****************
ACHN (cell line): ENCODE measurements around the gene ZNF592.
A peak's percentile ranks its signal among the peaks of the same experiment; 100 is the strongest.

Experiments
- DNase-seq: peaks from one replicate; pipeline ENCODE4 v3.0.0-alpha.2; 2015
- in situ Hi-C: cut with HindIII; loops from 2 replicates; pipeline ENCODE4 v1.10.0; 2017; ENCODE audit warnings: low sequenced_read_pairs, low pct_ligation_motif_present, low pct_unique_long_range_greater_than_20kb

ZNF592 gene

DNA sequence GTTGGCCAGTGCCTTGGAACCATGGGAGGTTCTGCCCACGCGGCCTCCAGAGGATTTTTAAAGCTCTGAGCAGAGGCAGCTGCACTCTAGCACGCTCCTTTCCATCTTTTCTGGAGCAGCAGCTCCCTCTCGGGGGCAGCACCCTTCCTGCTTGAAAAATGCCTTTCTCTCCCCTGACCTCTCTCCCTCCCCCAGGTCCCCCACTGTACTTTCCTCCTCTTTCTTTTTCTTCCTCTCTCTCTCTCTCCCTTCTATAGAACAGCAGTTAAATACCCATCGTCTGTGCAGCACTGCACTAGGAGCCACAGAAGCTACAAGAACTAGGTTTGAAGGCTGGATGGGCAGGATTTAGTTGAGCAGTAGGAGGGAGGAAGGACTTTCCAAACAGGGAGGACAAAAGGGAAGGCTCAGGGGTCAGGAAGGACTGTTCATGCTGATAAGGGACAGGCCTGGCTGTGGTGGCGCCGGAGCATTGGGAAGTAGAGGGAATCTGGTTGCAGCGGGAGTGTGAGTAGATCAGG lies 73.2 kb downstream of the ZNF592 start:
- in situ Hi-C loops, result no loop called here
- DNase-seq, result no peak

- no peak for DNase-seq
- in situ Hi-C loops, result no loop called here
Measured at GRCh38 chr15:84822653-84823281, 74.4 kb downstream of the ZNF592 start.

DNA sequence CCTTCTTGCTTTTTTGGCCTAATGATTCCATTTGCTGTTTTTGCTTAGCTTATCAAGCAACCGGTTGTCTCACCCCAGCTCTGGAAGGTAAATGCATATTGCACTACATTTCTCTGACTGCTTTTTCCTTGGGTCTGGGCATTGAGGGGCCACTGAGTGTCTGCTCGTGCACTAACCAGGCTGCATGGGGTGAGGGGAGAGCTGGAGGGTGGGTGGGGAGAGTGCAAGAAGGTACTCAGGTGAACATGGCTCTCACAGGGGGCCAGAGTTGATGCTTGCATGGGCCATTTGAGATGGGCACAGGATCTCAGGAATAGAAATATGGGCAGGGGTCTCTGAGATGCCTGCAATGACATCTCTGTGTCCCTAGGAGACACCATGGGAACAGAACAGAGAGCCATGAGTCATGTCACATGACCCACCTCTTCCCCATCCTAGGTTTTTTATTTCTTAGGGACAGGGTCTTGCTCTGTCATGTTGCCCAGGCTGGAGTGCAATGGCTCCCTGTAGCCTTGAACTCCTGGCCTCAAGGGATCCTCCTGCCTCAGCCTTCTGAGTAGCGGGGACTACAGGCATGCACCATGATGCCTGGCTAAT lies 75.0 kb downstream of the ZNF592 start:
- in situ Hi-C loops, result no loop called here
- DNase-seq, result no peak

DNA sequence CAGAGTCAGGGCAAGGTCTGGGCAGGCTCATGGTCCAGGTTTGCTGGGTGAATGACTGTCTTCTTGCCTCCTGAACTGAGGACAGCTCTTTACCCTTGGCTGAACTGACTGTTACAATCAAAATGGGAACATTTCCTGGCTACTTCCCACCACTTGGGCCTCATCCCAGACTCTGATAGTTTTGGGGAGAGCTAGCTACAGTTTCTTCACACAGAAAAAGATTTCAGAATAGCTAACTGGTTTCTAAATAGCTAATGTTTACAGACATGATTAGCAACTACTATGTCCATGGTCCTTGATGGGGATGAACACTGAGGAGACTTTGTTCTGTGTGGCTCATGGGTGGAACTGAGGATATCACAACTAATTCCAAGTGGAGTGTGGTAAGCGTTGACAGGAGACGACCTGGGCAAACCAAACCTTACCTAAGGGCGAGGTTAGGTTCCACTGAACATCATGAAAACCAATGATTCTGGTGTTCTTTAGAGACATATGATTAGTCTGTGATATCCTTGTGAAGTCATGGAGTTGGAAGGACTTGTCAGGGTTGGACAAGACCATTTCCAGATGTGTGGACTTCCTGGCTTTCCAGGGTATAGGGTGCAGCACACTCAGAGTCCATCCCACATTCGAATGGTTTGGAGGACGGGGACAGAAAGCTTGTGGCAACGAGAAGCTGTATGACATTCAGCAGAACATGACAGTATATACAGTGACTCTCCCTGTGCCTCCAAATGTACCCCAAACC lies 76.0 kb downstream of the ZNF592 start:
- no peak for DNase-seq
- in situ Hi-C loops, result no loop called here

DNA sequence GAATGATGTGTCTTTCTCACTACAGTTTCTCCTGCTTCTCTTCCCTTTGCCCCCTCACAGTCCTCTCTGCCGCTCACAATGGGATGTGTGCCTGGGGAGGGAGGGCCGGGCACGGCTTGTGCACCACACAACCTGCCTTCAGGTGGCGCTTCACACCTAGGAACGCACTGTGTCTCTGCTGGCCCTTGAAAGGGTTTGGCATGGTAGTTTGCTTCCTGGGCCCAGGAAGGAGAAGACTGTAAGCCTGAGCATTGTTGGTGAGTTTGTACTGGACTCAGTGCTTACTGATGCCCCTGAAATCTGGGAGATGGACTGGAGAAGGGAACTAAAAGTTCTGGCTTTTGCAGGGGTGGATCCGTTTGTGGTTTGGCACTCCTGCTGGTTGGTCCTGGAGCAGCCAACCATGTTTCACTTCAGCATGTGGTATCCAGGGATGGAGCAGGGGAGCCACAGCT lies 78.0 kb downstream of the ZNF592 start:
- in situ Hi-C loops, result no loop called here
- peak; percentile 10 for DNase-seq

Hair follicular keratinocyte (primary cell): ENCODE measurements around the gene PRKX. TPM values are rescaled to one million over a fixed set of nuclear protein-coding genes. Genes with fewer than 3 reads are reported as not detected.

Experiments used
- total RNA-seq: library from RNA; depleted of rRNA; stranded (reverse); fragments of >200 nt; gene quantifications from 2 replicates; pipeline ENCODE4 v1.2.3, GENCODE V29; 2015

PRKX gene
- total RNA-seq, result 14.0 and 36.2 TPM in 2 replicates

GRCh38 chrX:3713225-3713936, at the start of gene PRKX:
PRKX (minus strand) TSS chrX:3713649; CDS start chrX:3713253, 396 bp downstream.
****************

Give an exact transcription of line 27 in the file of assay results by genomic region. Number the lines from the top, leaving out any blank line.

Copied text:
GRCh38 chrX:3713225-3713936, at the start of gene PRKX: